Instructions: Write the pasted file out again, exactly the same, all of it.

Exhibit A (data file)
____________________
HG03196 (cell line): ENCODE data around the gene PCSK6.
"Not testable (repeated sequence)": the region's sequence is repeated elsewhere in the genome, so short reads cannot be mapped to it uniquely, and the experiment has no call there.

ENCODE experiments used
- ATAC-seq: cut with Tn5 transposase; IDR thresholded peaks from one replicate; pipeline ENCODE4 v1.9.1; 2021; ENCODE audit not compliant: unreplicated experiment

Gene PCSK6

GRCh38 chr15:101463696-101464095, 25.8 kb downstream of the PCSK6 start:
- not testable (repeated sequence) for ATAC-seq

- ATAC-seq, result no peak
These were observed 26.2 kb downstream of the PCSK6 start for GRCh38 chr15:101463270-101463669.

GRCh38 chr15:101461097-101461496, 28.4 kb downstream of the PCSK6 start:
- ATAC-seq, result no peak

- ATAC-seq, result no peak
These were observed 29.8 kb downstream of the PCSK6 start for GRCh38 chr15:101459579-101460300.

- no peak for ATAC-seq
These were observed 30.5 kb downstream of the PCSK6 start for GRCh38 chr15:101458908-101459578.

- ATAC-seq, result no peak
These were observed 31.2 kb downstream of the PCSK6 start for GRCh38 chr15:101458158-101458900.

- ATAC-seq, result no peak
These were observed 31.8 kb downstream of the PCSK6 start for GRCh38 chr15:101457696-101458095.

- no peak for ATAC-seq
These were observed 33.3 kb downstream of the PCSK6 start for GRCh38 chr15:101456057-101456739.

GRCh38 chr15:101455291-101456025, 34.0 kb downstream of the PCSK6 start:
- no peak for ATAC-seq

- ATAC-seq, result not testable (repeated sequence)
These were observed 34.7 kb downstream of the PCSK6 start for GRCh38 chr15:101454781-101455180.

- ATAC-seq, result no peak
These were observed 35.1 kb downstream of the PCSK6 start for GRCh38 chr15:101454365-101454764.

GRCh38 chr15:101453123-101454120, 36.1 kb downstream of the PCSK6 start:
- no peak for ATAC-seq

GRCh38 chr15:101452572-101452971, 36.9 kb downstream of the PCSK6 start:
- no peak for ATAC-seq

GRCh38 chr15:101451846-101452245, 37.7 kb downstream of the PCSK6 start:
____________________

HG03196 (cell line): ENCODE data around the gene PCSK6.
"Not testable (repeated sequence)": the region's sequence is repeated elsewhere in the genome, so short reads cannot be mapped to it uniquely, and the experiment has no call there.

ENCODE experiments used
- ATAC-seq: cut with Tn5 transposase; IDR thresholded peaks from one replicate; pipeline ENCODE4 v1.9.1; 2021; ENCODE audit not compliant: unreplicated experiment

Gene PCSK6

GRCh38 chr15:101463696-101464095, 25.8 kb downstream of the PCSK6 start:
- not testable (repeated sequence) for ATAC-seq

- ATAC-seq, result no peak
These were observed 26.2 kb downstream of the PCSK6 start for GRCh38 chr15:101463270-101463669.

GRCh38 chr15:101461097-101461496, 28.4 kb downstream of the PCSK6 start:
- ATAC-seq, result no peak

- ATAC-seq, result no peak
These were observed 29.8 kb downstream of the PCSK6 start for GRCh38 chr15:101459579-101460300.

- no peak for ATAC-seq
These were observed 30.5 kb downstream of the PCSK6 start for GRCh38 chr15:101458908-101459578.

- ATAC-seq, result no peak
These were observed 31.2 kb downstream of the PCSK6 start for GRCh38 chr15:101458158-101458900.

- ATAC-seq, result no peak
These were observed 31.8 kb downstream of the PCSK6 start for GRCh38 chr15:101457696-101458095.

- no peak for ATAC-seq
These were observed 33.3 kb downstream of the PCSK6 start for GRCh38 chr15:101456057-101456739.

GRCh38 chr15:101455291-101456025, 34.0 kb downstream of the PCSK6 start:
- no peak for ATAC-seq

- ATAC-seq, result not testable (repeated sequence)
These were observed 34.7 kb downstream of the PCSK6 start for GRCh38 chr15:101454781-101455180.

- ATAC-seq, result no peak
These were observed 35.1 kb downstream of the PCSK6 start for GRCh38 chr15:101454365-101454764.

GRCh38 chr15:101453123-101454120, 36.1 kb downstream of the PCSK6 start:
- no peak for ATAC-seq

GRCh38 chr15:101452572-101452971, 36.9 kb downstream of the PCSK6 start:
- no peak for ATAC-seq

GRCh38 chr15:101451846-101452245, 37.7 kb downstream of the PCSK6 start: